But then again, there are other times when the moments really seem to fly by. I can recall when the day came and I could retire from Newark. I paused to draw a breath of fresh air and ponder the possibilities of my future. Then it seems like there was a large poof and now I am suddenly thirteen years older. I cannot believe that I have been out of Newark for more than 13 years. Time is an integral part of life and it seems to move in uneven fits and spurts.
How do you explain things like this to a younger person? I guess it is like the time when one of my veteran buddies in Newark suggested that I enjoy each day on the job, because, as he stated, time will fly by and you will never really know where it went. Suddenly you will be retired and wondering where your life went. Son of a gun if he wasn't right on target with that one.
So it is the passage of time which is hard to define for the young folks. I have taken great pains to pass on the information which my older buddy shared with me so many years ago. I urge the younger folks with whom I share my thoughts and ideas to take each day as the gift it is and enjoy it to its fullest. There are only going to be so many of them and you must not waste them.
Let me now share a critical element which can be lost by each of us as we grow from an eager young novice into a grey-haired, longtime veteran. It is hard to remember just how much of our time was spent as a younger person dreaming of those things we would like to accomplish. I can recall wanting to get out of high school and head off to college. I can recall wanting to get out of the Air Force and get on with my life. In each of those cases I had dreams and my actions were targeted in pointing me to achieve my dreams.
Sadly, the ability to dream is something which is far too frequently worn away from our spirit as we grow older. Life's disappointments take a toll on us and we are worn down by life's reality. There are people of my acquaintance who seem to be just going through the paces in the living of their lives. Some of them seem to be patiently waiting for the final knock of death and their life's door. That is really sad. Let me suggest that does not have to be this way.
I am not a young man. Heck, I even have a Medicare card in my wallet. But I still have dreams. I still have plans and my writing for you is one of the major parts of my life's plan of attack for the decade of my sixties. Let me suggest that you need to review my article on optimism and review the list you created for yourself that contains those things where you can have an impact. Your dreams can cure the problems you face which fall within your ability to attack them.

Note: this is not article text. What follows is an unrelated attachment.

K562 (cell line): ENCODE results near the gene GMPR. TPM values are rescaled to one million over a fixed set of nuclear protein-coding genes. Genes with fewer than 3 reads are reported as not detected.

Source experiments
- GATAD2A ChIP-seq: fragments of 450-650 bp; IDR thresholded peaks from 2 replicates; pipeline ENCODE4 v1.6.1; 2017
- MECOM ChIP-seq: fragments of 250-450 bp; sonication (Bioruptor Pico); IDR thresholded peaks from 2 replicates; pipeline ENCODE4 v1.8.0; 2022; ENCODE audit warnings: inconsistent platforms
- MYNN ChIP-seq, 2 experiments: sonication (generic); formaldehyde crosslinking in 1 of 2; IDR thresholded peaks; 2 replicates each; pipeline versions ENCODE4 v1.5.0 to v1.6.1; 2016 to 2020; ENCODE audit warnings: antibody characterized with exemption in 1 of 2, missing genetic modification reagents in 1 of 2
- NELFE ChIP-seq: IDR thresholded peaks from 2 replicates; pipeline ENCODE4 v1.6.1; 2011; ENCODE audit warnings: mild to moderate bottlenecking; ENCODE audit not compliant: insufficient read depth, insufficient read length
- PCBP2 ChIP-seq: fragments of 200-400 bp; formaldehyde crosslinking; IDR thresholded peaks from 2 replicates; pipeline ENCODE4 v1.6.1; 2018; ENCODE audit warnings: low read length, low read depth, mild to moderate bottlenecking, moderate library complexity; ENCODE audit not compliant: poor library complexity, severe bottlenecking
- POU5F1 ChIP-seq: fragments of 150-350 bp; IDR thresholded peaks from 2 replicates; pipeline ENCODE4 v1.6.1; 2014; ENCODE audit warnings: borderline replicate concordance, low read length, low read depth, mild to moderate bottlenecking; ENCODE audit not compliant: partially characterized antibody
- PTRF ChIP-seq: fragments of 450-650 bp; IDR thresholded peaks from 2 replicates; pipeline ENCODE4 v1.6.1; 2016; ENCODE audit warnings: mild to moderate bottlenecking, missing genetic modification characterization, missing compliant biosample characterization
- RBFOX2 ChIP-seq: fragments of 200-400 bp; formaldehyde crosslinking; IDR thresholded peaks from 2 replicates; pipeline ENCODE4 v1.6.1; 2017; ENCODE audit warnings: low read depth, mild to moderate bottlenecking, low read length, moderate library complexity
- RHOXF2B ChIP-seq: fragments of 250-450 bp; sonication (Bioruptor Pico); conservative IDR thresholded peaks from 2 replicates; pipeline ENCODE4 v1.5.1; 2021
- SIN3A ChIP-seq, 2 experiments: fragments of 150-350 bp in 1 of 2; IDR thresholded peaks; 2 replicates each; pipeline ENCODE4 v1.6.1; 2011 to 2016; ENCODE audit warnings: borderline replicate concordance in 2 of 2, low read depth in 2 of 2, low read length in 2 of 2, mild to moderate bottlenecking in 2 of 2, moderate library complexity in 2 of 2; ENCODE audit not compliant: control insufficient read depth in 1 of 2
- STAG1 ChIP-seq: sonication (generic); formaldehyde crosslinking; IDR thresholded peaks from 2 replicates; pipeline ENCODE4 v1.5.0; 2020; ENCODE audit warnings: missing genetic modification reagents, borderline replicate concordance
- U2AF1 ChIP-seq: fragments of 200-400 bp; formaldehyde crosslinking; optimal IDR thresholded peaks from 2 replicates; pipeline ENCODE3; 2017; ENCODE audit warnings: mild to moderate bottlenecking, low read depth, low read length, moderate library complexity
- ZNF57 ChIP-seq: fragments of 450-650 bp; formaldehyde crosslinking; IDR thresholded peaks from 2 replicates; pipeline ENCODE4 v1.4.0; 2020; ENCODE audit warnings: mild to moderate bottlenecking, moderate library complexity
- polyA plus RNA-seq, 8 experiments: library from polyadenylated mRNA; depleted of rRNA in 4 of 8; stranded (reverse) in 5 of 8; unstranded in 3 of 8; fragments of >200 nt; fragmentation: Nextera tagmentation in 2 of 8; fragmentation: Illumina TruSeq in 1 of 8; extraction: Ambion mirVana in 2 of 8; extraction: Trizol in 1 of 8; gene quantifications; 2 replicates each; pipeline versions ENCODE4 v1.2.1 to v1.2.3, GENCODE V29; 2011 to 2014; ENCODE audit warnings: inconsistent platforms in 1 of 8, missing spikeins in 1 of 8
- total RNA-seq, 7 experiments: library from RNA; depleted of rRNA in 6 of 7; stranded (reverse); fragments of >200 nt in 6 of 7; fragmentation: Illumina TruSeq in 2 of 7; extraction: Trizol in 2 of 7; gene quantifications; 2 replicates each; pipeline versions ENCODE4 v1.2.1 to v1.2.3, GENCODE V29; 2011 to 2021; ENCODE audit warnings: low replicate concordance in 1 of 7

I still have dreams my friends. I want my wife and me to live long enough to see our son appointed a Monsignor in the church. I want to live to see my firefighting daughter meet the man of her dreams and get married. I want to live long enough to take my grandchildren to the Jersey shore and walk on the boards at Ocean Grove en route to yet another concert where they can see their grand dad play his tuba.
Further more I want to keep responding to fire calls with the Adelphia Fire Company as long as I have the physical ability and mental acuity to perform my duties safely and correctly. Finally I want to spend many, many more evenings out on my front porch smoking cigars and dreaming of things to share with you.
Let me suggest that you shake off the cobwebs of adulthood and embrace the child-like nature of a true dreamer. As long as you have the ability to think, you will have the ability to dream. Maybe there will be a better way to raise money for your fire department. Perhaps there will be a way to train people so that they never again die from falling through a building with a trussed roof.
Your ability to dream is limited only by your willingness to think. Let me assure you of one important fact. There will always be one more thought to think and one more theory to share. There will always be one more dream of what you and your fire department family can do it you just try. My friends, that is my dream for the future.